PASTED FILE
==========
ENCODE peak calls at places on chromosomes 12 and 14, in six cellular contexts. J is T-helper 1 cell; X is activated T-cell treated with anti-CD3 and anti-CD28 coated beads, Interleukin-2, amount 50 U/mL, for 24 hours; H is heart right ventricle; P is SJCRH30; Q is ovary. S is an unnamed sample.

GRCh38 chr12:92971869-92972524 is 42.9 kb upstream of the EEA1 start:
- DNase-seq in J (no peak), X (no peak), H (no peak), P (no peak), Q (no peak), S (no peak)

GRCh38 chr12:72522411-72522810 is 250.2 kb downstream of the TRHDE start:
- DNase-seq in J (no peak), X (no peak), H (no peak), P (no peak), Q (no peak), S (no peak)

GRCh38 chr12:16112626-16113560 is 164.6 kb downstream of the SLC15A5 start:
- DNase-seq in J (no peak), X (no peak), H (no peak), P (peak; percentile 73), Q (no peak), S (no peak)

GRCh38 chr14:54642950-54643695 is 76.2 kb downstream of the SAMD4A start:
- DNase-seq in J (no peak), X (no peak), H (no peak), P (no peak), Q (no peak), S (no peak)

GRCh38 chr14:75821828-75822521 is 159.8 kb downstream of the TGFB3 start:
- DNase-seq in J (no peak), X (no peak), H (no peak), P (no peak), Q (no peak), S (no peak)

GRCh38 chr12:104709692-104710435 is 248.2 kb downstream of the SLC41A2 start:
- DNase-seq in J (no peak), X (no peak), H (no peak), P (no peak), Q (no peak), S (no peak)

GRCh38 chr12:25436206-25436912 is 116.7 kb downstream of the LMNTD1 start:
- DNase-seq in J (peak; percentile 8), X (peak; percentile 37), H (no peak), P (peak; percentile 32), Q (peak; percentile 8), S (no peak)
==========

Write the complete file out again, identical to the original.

ENCODE peak calls at places on chromosomes 12 and 14, in six cellular contexts. J is T-helper 1 cell; X is activated T-cell treated with anti-CD3 and anti-CD28 coated beads, Interleukin-2, amount 50 U/mL, for 24 hours; H is heart right ventricle; P is SJCRH30; Q is ovary. S is an unnamed sample.

GRCh38 chr12:92971869-92972524 is 42.9 kb upstream of the EEA1 start:
- DNase-seq in J (no peak), X (no peak), H (no peak), P (no peak), Q (no peak), S (no peak)

GRCh38 chr12:72522411-72522810 is 250.2 kb downstream of the TRHDE start:
- DNase-seq in J (no peak), X (no peak), H (no peak), P (no peak), Q (no peak), S (no peak)

GRCh38 chr12:16112626-16113560 is 164.6 kb downstream of the SLC15A5 start:
- DNase-seq in J (no peak), X (no peak), H (no peak), P (peak; percentile 73), Q (no peak), S (no peak)

GRCh38 chr14:54642950-54643695 is 76.2 kb downstream of the SAMD4A start:
- DNase-seq in J (no peak), X (no peak), H (no peak), P (no peak), Q (no peak), S (no peak)

GRCh38 chr14:75821828-75822521 is 159.8 kb downstream of the TGFB3 start:
- DNase-seq in J (no peak), X (no peak), H (no peak), P (no peak), Q (no peak), S (no peak)

GRCh38 chr12:104709692-104710435 is 248.2 kb downstream of the SLC41A2 start:
- DNase-seq in J (no peak), X (no peak), H (no peak), P (no peak), Q (no peak), S (no peak)

GRCh38 chr12:25436206-25436912 is 116.7 kb downstream of the LMNTD1 start:
- DNase-seq in J (peak; percentile 8), X (peak; percentile 37), H (no peak), P (peak; percentile 32), Q (peak; percentile 8), S (no peak)